That tragic story is frightening, because much of the time we don't get it either. Judas is not some hideous monster...a human aberration that could never be us. Judas is every one of us, until we are willing to open our eyes and recognize that our agenda is not necessarily God's agenda, and until we are willing to put God's agenda before our own. All the disciples knew that was possible, as we see in the scene from the Last Supper.

Jesus announces that one of the Twelve will betray him, and the answer was not obvious to the disciples. They don't automatically figure that it will be Judas. In fact, they don't start thinking of others at all. The question that moves all around the table is not, "Is it him?" but rather, "Is it I?" That is the question that frightens us. What Judas did is, I believe, the stuff of every betrayal everywhere. It could be any of us, even God's nearest and dearest...as the disciples around the table well knew. When we put our own agendas ahead of God's, we have all that we need to betray someone.

When our agenda for physical intimacy is put before God's agenda for faithfulness, we commit adultery. When our agenda for power and control is put before God's agenda for service and love, we abuse others. When our agenda for wealth is put before God's agenda for stewardship, we embezzle, we sue, we steal, we enslave. When our agenda for self-enhancement is put before God's agenda for self-giving, our lives are disordered, our families are dysfunctional, and our world becomes a fragmented chaos of warlords, each grasping all they can for themselves and killing all who stand in the way. The way of Judas is the way of the world, and the frightening thing to me is that he lived with Jesus so closely for three entire years and never could see that Jesus was teaching a different way.

But Judas was not the only one to be blind and to fail Jesus. Judas isolated himself almost as soon as the deed was done. He didn't know that as he was out finding some sturdy rope and a high tree, Peter, the one Jesus called the rock, was in a courtyard saying over and over again that he didn't know anybody named Jesus. From where Judas was preparing his own death, he could not hear the bitter weeping of Peter as Peter realized his own betrayal.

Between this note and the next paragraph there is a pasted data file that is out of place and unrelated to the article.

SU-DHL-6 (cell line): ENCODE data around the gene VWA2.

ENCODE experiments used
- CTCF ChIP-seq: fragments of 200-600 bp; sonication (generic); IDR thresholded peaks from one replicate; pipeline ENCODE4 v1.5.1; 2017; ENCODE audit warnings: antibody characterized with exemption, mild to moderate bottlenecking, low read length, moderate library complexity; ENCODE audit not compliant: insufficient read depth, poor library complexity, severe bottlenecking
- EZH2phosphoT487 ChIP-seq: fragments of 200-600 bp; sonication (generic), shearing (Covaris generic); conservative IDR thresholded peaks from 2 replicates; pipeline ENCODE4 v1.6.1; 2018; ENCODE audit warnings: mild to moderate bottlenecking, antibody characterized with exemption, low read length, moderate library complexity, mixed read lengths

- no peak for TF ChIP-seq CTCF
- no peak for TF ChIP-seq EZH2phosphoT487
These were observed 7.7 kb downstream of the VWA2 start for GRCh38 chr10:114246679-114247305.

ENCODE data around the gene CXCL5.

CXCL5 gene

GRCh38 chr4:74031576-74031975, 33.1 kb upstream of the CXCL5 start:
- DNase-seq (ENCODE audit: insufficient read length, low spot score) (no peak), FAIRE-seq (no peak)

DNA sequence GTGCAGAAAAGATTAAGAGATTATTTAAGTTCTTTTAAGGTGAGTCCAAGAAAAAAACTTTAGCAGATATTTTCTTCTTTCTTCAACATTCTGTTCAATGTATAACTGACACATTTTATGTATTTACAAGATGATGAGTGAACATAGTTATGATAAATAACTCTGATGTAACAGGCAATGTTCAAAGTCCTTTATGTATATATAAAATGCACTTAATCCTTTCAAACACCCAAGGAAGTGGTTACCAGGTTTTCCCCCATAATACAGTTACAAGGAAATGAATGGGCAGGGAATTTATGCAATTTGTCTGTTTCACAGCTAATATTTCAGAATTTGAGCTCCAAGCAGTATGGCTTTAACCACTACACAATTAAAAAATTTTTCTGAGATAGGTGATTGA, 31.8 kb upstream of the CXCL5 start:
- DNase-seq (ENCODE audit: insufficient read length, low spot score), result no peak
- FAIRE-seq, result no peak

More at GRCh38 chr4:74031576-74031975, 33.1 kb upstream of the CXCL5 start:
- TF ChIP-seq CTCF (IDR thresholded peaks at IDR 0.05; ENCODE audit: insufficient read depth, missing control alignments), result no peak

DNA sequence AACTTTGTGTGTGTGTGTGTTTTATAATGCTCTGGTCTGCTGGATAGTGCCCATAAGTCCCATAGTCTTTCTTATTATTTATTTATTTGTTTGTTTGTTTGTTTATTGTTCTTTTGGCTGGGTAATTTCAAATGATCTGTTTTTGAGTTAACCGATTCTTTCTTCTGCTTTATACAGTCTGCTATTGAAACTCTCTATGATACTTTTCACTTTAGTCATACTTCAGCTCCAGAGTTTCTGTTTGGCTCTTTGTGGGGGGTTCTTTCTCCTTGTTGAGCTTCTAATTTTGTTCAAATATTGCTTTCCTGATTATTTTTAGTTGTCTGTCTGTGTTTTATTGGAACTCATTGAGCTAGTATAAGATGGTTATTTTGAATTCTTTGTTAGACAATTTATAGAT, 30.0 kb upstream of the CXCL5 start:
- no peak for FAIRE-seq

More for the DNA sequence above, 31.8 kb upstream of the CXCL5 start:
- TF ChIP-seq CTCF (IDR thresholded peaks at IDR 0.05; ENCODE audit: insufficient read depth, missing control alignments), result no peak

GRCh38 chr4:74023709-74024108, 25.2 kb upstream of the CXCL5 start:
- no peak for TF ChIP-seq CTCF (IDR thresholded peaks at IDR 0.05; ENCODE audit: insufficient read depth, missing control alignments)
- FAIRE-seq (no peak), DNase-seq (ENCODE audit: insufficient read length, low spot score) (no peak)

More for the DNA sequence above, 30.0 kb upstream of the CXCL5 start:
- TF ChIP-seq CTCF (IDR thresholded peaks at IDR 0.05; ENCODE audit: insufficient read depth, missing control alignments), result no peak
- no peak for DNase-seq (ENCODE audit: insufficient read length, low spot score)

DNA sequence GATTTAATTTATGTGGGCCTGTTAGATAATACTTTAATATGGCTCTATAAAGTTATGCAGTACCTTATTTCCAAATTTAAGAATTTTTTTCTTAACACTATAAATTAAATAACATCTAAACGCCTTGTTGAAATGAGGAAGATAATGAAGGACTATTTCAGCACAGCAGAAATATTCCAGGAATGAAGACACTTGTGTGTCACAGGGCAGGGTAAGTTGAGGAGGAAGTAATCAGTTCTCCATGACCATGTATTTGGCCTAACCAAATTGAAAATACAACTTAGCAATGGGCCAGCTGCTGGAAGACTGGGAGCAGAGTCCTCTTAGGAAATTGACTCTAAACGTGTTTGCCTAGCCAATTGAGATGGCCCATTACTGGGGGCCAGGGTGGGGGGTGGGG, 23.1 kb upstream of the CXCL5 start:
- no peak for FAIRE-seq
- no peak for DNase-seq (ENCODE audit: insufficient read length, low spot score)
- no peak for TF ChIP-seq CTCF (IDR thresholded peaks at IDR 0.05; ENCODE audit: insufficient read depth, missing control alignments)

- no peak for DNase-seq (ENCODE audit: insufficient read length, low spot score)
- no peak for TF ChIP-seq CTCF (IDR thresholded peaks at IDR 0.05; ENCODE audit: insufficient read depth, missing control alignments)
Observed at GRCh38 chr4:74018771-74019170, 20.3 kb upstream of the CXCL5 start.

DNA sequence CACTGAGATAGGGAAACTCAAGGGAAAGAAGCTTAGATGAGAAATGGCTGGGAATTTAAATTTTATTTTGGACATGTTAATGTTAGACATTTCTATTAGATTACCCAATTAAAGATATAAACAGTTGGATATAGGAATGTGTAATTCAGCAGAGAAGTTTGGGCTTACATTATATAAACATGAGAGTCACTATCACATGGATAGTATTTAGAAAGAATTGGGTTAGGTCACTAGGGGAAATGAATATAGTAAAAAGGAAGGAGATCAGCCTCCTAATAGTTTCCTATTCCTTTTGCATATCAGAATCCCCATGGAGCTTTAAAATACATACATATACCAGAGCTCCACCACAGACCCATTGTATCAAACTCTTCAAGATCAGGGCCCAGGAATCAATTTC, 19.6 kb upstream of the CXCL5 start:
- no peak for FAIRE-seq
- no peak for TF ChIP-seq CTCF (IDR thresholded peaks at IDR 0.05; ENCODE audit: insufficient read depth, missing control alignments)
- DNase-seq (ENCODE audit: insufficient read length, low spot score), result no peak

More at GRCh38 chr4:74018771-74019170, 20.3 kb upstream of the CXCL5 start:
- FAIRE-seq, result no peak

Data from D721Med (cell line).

This to me is the most tragic part of the Judas story. Peter, too, betrayed his Lord, and I don't believe that a betrayal is less sinful just because the consequences are less concrete. If I had to guess, I would say that Peter's denial caused Jesus more pain than the nails. Peter, also, had misunderstood what Jesus was doing, but there was a critical part of Jesus' teaching that Peter had understood but Judas had not. Peter didn't yet understand that you have to die to live or that you have to be a servant in order to lead. But he did understand that God is love.

Peter had seen Jesus stop the stoning of the woman caught in adultery, offering forgiveness instead of death. He had seen Jesus volunteer to chum around with hated tax collectors, who betrayed their own people day in and day out, seeming to ignore all they had ever done as he called them to a better life. Peter knew that even the sin of betrayal could not end God's love for him, and Peter knew that if his own agenda seemed to be dying on a Cross that God must have something else in mind. Peter at least had learned enough to see beyond himself, and he went back to fishing, waiting for God's next move. Judas imagined that his own agenda was so perfect that there could not be another and that his sin was so great that God could not forgive it. If the outside world could not be saved, then he could not either, and in despair Judas took his life.

As we live through Lent, that 40 days before Easter where we search our souls, Judas is before us...a grisly sight, hanging dead from a tree. He shows us the alternative to Easter. Easter proclaims that if we are willing to give ourselves up...if we are willing to let even our physical lives be given over to a cause beyond ourselves, there is a glorious resurrection waiting for us. That message is both a spiritual reality in the here and now and a physical reality for the life to come. We must die to live, we must let go and give away in order to receive. That is the Kingdom way.

Judas presents us with the alternative, where we push forward our own agendas, steamrolling over the will and the wisdom of others, the will and wisdom even of God, so bent on having our way that we would rather be dead than wrong. The alternative of Judas is the way of pride, the pride that insists on our own wisdom and the pride that thinks we can commit a sin so great that God cannot reach down as far as we have fallen. The Judas in us fails to hear God nudging us toward a better way, and then shuts out God's offer of forgiveness. The Judas in us would rather die than look at the Cross.

During Lent we have two ugly pictures in front of us. There is a man hanging from a tree by his neck, overcome by the magnitude of his own sin. There is another man hanging from a tree by the nails in his hands and feet, so that the magnitude of all sins might be overcome and so that the despair of all might be turned to hope. Two men, on two trees. One offers the fullness of self, which turns to despair. The other offers the fullness of God's love for each of us, which ends Easter morning in life. Which one will you choose to look at? Which way will guide your life?

Christian doctrine teaches that between the time of Jesus' death and resurrection, Jesus descended into hell and preached the good news to the dead. I like to think that the first of all of those that Jesus went to find, was Judas.


2002, Anne Robertson